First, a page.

Black Veil Brides: Black Veil Brides

Glammed-out Cali troupe return for round four

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Since word spread amongst the rock world that legendary producer Bob Rock was working on the new Black Veil Brides album, anticipation was suddenly at an all-time high. With a discography including the likes of Metallica, Crüe and Skid Row, could he work his magic on one of the planet’s hottest properties?

They’ve graced numerous covers, are plastered across bedroom walls worldwide and have headlined Brixton Academy, and whatever you think of Black Veil Brides, they’ve had an increasingly harder edge with each passing record. Now, on their fourth studio album, the Hollywood five-piece are looking like a much stronger prospect for fans older than school-leaving age.

If you’ve been out of the loop for a few years (and we’re guessing you probably have), the ‘charity shop Mötley Crüe look’ is long gone. The bouffant hair and black body paint has been replaced by guyliner and the odd black line or two across faces. Now, we know we’re not here to pass judgement on dress sense, but many music fans tossed Black Veil Brides aside like a used napkin partly down to their image. But this is the sign of a band maturing and the results are plentiful.

Opener Heart On Fire is a solid slab of foot-tapping, head-nodding hard rock that straddles the line between City Of Evil-era Avenged Sevenfold and the glam territory which Black Veil Brides call home (which you can pin on Bob Rock, the man behind that snare noise). There are no harsh vocals to be found; instead pin-up frontman Andy Biersack delivers powerful, gruffer vocals that tear them away from any ‘pop music’ nonsense you might have preconceptions of and into, dare it be said, metallic territory with the chugging riffage and pounding drums that permeate throughout the record.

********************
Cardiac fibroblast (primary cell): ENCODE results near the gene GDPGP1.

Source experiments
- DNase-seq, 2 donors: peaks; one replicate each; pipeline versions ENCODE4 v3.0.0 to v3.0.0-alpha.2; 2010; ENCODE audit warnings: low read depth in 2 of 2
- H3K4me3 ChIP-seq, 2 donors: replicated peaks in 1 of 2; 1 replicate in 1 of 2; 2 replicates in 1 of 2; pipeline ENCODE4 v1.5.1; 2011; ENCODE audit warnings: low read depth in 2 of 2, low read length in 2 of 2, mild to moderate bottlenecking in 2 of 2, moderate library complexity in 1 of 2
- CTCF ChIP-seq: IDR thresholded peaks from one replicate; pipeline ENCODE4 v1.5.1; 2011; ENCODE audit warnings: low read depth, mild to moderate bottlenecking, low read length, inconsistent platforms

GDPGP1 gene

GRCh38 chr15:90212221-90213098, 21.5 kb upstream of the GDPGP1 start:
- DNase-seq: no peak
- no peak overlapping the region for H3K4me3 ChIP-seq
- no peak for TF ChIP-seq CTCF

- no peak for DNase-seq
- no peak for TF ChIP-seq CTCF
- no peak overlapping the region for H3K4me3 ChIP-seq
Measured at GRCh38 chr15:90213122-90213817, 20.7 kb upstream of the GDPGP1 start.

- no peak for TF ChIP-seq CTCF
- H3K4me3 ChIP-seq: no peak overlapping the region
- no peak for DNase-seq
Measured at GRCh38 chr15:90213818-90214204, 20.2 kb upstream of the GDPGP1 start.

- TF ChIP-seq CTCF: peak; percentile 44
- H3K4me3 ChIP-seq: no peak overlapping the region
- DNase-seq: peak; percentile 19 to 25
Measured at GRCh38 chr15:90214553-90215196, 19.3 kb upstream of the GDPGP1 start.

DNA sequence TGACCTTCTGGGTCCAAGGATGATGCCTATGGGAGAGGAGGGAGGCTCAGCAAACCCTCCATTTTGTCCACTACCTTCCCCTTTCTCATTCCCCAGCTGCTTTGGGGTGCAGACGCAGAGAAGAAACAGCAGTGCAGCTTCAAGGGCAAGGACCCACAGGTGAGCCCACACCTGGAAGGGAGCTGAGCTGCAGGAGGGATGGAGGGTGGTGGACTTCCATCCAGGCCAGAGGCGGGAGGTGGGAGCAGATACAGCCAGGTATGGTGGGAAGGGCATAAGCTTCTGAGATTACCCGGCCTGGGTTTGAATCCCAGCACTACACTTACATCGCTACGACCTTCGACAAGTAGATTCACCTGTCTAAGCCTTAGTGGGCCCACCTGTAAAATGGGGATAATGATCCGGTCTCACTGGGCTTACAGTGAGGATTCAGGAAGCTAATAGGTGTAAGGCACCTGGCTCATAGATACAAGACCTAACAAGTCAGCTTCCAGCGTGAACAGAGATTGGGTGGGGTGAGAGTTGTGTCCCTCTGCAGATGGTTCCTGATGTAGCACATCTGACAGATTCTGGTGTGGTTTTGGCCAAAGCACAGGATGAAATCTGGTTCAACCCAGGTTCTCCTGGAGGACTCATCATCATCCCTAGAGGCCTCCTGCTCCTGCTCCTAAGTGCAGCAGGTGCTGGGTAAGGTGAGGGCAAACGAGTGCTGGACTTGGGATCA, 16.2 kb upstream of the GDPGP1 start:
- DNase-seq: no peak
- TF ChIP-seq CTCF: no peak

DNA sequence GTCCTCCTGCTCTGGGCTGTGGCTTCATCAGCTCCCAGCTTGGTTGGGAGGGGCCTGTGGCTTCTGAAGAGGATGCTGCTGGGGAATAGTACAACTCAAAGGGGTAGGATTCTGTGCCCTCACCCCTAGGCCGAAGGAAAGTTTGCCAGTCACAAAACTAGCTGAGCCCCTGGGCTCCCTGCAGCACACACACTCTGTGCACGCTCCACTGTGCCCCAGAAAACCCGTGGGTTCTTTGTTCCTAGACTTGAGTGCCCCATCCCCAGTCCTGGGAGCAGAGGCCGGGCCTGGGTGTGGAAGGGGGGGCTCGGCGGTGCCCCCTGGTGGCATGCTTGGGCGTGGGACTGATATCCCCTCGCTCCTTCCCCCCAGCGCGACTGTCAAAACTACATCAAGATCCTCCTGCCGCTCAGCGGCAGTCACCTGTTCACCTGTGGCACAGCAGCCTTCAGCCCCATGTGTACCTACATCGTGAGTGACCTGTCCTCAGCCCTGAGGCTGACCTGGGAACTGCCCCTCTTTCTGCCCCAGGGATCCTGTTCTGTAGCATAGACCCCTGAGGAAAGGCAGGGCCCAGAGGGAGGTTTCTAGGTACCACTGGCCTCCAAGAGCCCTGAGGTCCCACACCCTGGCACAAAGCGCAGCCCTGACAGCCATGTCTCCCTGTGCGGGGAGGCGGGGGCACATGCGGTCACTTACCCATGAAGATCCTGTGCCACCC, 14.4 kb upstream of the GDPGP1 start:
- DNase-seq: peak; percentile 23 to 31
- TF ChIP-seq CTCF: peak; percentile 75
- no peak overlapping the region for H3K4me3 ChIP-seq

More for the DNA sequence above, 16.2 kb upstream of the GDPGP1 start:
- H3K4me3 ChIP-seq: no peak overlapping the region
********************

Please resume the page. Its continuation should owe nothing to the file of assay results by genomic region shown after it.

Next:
That being said, Biersack and co can write a bloody good chorus or five. OK, he’s not competing with George RR Martin on complex storytelling, but Black Veil Brides know their audience and know these choruses are going to be screamed back at them with such gusto any parrot within five miles will have learnt the words.

Similar to its t-shirt slogan lyrics (‘I will never be the faithless one’, ‘I won’t let these demons drag me to the grave’) Black Veil Brides IV is packed with more ‘Whoa’s than James Hetfield’s vocal warm-up. However, once the LP passes the frankly woeful, cheesed-up ballad Walk Away, it enters a downward turn. Some momentum is lost and you’re left wondering if it’s the same album you stuck on half an hour ago. The happy-go-lucky rock tune of Stolen Omen is replaced with tiresome lyrics on The Shattered God and the sunshine-shit-in-my-cereal out-of-place upbeat attitude of Drag Me To The Grave.

Despite the endgame falling short, this is Black Veil Brides’ best album to date. Will it change the world of metal? Probably not. But is its hard rock emphasis enough to drag non-defenders into the metal world? Possibly so. Only time will tell. And as every BVB fan on the planet will buy this album, that could be a lot of young metalheads on the horizon.

Via Universal/Lava




Walk Away is an eight-minute song. I wanted to do something with all these bells and whistles, but that also has a great feel and lyrical content that’s representative of how we feel as a band.”


The Shattered God, which was us having fun with our influences and trying to do something that was over-the-top riffage! Everyone was like, ‘This is so cool!’”


“All of our records have been painted by Richard Villa. With this one I wanted to do something representative of the theatricality of the band. It’s got this monolithic monster, but also a tone that has reality to it.”

Luke Morton joined Metal Hammer as Online Editor in 2014, having previously worked as News Editor at popular (but now sadly defunct) alternative lifestyle magazine, Front. As well as helming the Metal Hammer website for the four years that followed, Luke also helped relaunch the Metal Hammer podcast in early 2018, producing, scripting and presenting the relaunched show during its early days. He also wrote regular features for the magazine, including a 2018 cover feature for his very favourite band in the world, Slipknot, discussing their turbulent 2008 album, All Hope Is Gone.